Garden Monthly, January 2015

Summer gardening in Melbourne is an Yin/Yang experience. We need the heat to bring on the tomatoes, basil and beans: too much, and the plants suffer badly from heat stress. The temperatures soared last week to over 40c for two days: this is a taste of what’s around the corner. Melbourne can often experience heat waves of 44 degrees celsius for four days in a row, followed by cooler days in the 30s. On extremely hot days when north winds gust at over 50 km an hour, we self- evacuate in line with the Victorian policy of Leave and Live, which I have mentioned in a previous post. On these days, the garden hangs on, just.

Tomato News. My triffid tomato, the miniature yellow pear, is still growing madly and is covered in hundreds of baby fruit. I will definitely save this seed. My son planted some weird black tomatoes, the seed bought on eBay. They look like some awful deadly nightshade cross between a potato and a tomato. They are still too young to eat so wait for the reports in February. There are six plants so ‘fingers crossed’. The Rouge de Marmande, my favourite tomato, were planted a little late so these fruits won’t appear on the table until February. I forgot to plant a green zebra tomato this year. What an omission; I will miss their green stripes in the the tomato salad bowl.

mini yellow pear tomato.
mini yellow pear tomato.
Spooky black/purple tomato.
Spooky black/purple tomato.

It is definitely the year of the cucumber. I had some old seed to use up a few months ago, and voila, they all came up.  Although not fond of apple cucumbers, I am investigating using them in some lovely Yunnanese dishes, with loads of chilli. I only notice two Lebanese cucumbers for green munching and pickling.

OLYMPUS DIGITAL CAMERA

The strawberries are producing continuously, thanks to the netting which has 20% UV shadecloth, and the addition of mulching with pine needles. At last a use for the dreaded pine trees that inhabit our 20 acre block.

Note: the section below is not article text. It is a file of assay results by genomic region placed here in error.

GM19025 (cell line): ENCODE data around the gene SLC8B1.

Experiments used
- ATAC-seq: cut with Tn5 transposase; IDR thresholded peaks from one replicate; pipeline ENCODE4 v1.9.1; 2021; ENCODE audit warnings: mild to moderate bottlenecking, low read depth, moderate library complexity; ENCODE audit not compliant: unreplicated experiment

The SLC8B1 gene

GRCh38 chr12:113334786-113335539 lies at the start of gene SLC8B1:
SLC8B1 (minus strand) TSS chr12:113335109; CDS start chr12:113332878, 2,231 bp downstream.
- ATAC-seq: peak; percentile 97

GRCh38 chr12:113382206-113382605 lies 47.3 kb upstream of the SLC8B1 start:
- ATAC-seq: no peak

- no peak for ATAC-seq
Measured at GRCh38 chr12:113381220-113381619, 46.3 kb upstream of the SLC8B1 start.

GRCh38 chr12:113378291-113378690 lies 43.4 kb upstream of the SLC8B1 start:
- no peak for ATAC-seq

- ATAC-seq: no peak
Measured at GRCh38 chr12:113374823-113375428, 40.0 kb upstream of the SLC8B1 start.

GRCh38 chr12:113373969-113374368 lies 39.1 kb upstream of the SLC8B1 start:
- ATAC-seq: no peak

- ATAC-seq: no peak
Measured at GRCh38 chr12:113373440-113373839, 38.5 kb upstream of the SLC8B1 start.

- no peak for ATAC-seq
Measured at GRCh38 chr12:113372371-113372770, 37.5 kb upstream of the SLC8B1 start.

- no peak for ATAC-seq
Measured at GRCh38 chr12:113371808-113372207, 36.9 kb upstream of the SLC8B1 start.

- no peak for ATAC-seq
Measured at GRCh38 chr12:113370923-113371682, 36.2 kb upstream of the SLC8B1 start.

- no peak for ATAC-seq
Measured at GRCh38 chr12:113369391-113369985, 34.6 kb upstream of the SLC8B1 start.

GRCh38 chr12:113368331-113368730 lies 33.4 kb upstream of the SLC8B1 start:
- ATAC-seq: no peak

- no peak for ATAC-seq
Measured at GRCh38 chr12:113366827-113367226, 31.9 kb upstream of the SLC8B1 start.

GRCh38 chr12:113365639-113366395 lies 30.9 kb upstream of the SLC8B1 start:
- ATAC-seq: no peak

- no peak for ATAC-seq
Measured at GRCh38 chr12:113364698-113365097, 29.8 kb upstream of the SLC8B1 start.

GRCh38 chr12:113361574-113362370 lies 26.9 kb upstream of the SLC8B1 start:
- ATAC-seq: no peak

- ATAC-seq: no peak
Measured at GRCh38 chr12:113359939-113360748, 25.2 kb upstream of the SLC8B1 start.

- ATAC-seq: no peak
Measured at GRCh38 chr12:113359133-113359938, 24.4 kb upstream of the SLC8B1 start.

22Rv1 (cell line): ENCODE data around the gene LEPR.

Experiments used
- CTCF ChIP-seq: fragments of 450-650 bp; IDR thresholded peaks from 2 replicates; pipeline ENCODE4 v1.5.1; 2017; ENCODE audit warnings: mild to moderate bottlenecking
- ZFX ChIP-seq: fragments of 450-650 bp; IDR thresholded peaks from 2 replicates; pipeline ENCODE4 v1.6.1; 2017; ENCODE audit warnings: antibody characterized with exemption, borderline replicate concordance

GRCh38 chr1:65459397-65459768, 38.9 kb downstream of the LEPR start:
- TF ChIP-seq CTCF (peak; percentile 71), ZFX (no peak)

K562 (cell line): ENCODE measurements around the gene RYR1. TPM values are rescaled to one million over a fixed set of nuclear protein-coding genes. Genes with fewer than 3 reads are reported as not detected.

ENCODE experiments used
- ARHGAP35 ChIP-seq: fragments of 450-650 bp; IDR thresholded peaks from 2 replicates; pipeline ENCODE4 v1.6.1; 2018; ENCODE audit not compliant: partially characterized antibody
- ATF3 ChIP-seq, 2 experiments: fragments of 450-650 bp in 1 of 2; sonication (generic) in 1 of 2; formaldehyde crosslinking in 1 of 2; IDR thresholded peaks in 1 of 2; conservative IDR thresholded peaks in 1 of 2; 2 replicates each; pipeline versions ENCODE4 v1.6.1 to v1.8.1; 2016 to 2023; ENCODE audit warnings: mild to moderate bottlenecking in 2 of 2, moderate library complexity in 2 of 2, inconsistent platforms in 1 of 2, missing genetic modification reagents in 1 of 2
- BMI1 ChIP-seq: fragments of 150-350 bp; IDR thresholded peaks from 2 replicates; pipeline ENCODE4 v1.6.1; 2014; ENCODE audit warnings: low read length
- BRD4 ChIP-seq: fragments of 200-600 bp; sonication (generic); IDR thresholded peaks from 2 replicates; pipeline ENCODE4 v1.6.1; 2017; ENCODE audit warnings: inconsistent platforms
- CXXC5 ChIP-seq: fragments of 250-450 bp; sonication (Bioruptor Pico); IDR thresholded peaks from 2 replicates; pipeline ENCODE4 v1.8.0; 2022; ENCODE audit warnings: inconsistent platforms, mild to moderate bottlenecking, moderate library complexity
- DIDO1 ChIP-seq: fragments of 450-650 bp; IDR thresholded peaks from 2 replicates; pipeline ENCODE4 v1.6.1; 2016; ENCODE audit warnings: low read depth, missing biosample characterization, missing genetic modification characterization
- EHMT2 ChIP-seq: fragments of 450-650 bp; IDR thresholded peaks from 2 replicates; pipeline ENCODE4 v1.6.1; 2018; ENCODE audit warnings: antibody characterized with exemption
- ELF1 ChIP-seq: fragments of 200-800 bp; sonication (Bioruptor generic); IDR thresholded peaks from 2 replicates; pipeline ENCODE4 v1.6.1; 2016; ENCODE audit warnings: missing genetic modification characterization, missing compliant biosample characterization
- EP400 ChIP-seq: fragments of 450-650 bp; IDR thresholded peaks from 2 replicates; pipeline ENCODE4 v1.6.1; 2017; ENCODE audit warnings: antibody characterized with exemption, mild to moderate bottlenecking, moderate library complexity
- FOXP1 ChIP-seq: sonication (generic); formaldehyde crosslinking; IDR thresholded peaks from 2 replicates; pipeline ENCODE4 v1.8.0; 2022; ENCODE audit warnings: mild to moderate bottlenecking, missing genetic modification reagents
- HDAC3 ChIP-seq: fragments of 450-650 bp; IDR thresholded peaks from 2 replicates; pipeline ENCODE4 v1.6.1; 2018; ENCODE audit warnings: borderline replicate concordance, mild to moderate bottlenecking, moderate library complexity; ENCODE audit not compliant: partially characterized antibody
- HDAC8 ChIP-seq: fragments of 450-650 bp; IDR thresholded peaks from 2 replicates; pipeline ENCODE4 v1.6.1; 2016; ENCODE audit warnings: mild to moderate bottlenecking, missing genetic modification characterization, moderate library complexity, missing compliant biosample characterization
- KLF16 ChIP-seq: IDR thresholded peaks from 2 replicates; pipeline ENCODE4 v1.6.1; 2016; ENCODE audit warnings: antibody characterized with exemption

The task of sifting the seed has begun. I found this fabulous sifter in Bas Foods in Brunswick, near Melbourne. A ceelik , I think it is Turkish in origin.

I have saved my own Cos and Red leafed lettuce for years. It germinates in any season and there are always hundreds of seedlings to give away, thus keeping the strain going. The cavolo nero dried seed pods needed splitting open by hand. Seed saving is one of the real pleasures of gardening, knowing that you have selected the best specimen for your own micro climate.

Garlic cleaning has begun. Last year the garlic lasted for 12 months without shooting, thanks to correct storage in the dark, in an airy container. This year, I plan to store them in these old Chinese steamer baskets, covered with hessian, in the larder.

The garlic crop was disappointing in size due to lack of rain in winter and early Spring. Our total rainfall this year was 587mm, compared with 670 mm in 2013 and 711 in 2012. As we are in the midst of an El Nino cycle, watering needs to happen more consistently in Winter and Spring, especially as garlic requires it to fatten up. Winter can often be our driest period. We forget this, thinking that cold equals wet!

I leave all the radicchio to go to seed as the flowers do their job attracting bees and insects for pollinating the tomatoes, pumpkin, cucumber and so on. And their cornflower blue is so stunning.

radicchio flower- bee attractor.
radicchio flower- bee attractor.